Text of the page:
How India is using tech to reshape health care

- Lav Agarwal and Shoko Noda

May 2, 2023


With one of the fastest growing digital footprints in the world, health interventions such as U-WIN and Co-WIN will take health care to everyone.

One would imagine that building an effective digital health system with the capacity to serve more than a billion beneficiaries would be an ambitious project. However, India developed the CoWIN platform in less than three months during the coronavirus pandemic-induced lockdown. In less than 18 months, CoWIN helped administer two billion Covid-19 vaccination doses, protecting over 90% of all eligible adults. CoWIN demonstrates how India has been progressively digitalising its health systems to improve efficiency and reach the last mile. The platform was built on the foundation and network established by another Indian digital platform, eVIN or the electronic vaccine intelligence network.

After the success of eVIN and CoWIN, India is now on the cusp of revolutionising the world’s largest universal immunisation programme for expecting mothers and newborns — reaching out to 29 million pregnant women and 26 million newborns annually, and protecting against 12 vaccine-preventable diseases, such as diphtheria, tetanus, polio, measles, rubella, rotavirus diarrhoea and hepatitis B. The Government of India has piloted a path-breaking digital health solution, U-WIN, to e-register and track the vaccination status of all expecting mothers and children across India.

Under the leadership of Prime Minister Narendra Modi, the government is committed to ensuring that no expecting mother or newborn is left out from receiving life-saving vaccines. This commitment has shown admirable results with a reduction of vaccine-preventable diseases and a decrease in India’s under-five mortality rate from 49.7 per 1,000 live births in 2015-16 to 41.9 per 1,000 live births in 2019-21, according to theNational Family Health Survey data. In addition, infant mortality rates have also decreased further.

States use different mechanisms and data sources to report and monitor births. Despite the best efforts of health care workers, the conventional Management Information System approach to collect and update data may result in beneficiaries being left out of the vaccination processes. In addition, incorrect projections from this approach could impact the vaccine supply chain, resulting in some regions receiving more vaccines than required while others face shortages.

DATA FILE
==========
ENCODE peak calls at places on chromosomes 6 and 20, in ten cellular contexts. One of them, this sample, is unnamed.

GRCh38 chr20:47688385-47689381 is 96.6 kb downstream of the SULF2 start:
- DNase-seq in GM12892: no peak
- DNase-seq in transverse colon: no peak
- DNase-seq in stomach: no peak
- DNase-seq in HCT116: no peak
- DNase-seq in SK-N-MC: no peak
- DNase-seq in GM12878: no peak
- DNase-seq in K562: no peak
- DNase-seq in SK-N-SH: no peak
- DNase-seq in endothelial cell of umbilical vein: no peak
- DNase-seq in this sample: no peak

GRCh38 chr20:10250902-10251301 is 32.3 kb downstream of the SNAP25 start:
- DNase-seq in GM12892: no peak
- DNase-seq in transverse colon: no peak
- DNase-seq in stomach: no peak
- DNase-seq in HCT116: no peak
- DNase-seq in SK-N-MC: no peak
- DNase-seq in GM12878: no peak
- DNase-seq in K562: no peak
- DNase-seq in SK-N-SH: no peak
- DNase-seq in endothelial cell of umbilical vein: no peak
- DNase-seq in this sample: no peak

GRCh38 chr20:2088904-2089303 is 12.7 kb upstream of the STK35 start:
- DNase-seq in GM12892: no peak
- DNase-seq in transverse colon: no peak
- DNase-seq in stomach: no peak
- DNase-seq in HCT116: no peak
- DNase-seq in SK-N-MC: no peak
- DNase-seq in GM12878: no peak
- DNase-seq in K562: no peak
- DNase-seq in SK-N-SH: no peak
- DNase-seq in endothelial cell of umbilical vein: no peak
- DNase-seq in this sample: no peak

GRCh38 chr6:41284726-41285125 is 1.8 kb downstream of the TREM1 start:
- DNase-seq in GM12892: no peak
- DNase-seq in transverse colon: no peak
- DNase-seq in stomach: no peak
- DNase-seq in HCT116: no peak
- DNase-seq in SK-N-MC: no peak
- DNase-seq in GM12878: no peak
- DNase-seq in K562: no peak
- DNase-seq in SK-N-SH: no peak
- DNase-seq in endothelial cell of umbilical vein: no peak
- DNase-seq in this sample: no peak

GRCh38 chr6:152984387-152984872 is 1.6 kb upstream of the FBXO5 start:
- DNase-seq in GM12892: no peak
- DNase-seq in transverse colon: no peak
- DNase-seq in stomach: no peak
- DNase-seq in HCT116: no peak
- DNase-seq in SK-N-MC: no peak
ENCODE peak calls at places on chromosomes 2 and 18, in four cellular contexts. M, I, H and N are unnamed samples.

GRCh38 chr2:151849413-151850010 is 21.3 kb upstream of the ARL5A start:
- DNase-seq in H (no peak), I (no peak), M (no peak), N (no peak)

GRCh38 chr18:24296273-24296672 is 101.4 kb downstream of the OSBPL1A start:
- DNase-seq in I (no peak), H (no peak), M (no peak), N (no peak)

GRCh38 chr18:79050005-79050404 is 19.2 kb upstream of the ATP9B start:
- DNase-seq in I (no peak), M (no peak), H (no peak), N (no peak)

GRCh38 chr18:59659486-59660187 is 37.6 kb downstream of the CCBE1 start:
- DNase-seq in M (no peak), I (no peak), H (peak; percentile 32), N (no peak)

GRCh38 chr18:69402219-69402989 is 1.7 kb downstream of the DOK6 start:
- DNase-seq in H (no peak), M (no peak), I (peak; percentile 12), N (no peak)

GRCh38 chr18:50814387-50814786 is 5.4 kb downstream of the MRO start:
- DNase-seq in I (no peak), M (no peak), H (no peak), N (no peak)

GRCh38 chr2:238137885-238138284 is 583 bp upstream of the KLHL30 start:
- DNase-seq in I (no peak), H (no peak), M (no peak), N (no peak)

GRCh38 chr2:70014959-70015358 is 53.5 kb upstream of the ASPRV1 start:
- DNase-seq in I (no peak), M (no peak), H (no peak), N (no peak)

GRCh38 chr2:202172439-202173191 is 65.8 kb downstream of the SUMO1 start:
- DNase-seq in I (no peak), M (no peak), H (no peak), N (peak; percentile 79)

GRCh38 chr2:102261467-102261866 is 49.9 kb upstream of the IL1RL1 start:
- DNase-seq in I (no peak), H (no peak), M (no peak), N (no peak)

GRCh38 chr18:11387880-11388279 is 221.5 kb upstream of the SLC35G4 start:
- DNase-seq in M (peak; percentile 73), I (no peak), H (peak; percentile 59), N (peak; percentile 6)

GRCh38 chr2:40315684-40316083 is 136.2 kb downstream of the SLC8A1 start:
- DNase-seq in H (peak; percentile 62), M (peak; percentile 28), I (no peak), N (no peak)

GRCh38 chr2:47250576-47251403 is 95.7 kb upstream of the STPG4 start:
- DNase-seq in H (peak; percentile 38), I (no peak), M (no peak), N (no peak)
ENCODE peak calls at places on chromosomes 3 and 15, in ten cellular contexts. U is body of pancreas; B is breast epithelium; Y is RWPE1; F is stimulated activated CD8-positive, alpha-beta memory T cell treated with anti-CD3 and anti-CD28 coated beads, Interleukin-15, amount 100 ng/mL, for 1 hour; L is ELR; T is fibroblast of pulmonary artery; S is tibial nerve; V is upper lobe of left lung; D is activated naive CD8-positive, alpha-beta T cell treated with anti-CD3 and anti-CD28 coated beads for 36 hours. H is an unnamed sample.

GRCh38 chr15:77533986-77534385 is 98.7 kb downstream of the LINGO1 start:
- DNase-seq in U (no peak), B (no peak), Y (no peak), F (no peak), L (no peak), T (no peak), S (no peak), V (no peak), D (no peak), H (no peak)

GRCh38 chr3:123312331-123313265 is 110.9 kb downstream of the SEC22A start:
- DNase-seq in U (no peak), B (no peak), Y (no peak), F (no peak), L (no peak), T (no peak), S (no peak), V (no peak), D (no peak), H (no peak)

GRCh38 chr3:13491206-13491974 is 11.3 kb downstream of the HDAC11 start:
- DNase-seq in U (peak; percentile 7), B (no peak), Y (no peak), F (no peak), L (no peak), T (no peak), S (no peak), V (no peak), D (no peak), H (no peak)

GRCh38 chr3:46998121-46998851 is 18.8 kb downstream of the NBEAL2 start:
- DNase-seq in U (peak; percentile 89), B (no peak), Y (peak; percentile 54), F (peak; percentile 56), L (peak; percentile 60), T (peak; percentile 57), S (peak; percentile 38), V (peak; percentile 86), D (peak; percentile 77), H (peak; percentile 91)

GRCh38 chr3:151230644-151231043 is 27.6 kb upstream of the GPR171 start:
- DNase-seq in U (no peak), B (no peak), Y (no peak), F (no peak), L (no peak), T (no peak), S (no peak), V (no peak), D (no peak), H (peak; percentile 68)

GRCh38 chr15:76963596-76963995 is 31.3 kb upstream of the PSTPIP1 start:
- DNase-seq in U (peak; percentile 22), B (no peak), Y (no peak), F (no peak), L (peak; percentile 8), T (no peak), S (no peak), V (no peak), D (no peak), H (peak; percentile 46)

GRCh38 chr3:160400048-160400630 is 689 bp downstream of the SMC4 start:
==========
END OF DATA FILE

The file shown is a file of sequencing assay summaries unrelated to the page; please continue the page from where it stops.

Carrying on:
The U-WIN platform is designed to become the single source of truth, with a common database accessible to all states and Union Territories, streamlining data-driven decision-making. U-WIN will also enable expecting mothers and newborns to receive vaccinations anywhere in the country, ensuring that migrant populations do not miss out on them. In addition, the system will allow citizens to book and schedule appointments and keep track of the vaccines they need to take.

U-WIN, developed by the ministry of health and family welfare with support from agencies like UNDP, has been piloted in 65 districts, and within 10 weeks, more than 1.6 million vaccine doses have been digitally tracked, and over 600,000 beneficiaries have been registered on it. Once expanded to the entire country, U-WIN will become the largest Electronic Immunisation Registry in the world. It will also assist health workers in digitally tracking vaccine supplies and the vaccination status of beneficiaries based on their previous vaccination records. In addition, the registration and vaccination status will be updated in real-time, providing a more accurate picture of the coverage status, with validation checks at every service delivery point.

Interlinkages and interoperability are key to maximising the benefits of any digital database. U-WIN will be interoperable with other portals such as Ayushman Bharat Digital Mission (ABDM), eVIN, National Identification Number, and Reproductive and Child Health Portal (RCH 2.0). The integration of U-WIN and ABDM is significant as the latter will become the backbone of an integrated digital health infrastructure.

During its G20 presidency, India has been showcasing digital health innovations and digital public infrastructure that works for millions of people, improving the efficiency and quality of health care. In addition, India has indicated its intent to offer such technologies to interested countries. With one of the fastest growing digital footprints in the world, health interventions such as U-WIN and Co-WIN will take health care to everyone — from the three-month-old Hafsa in the Tral district in Jammu and Kashmir to 29-year-old Prathima, an expecting mother in Perka village in Andaman and Nicobar Islands.

Lav Agarwal is Additional Secretary, Ministry of Health and Family Welfare, Government of India. 

Shoko Noda is Resident Representative, UNDP India. 

Original article here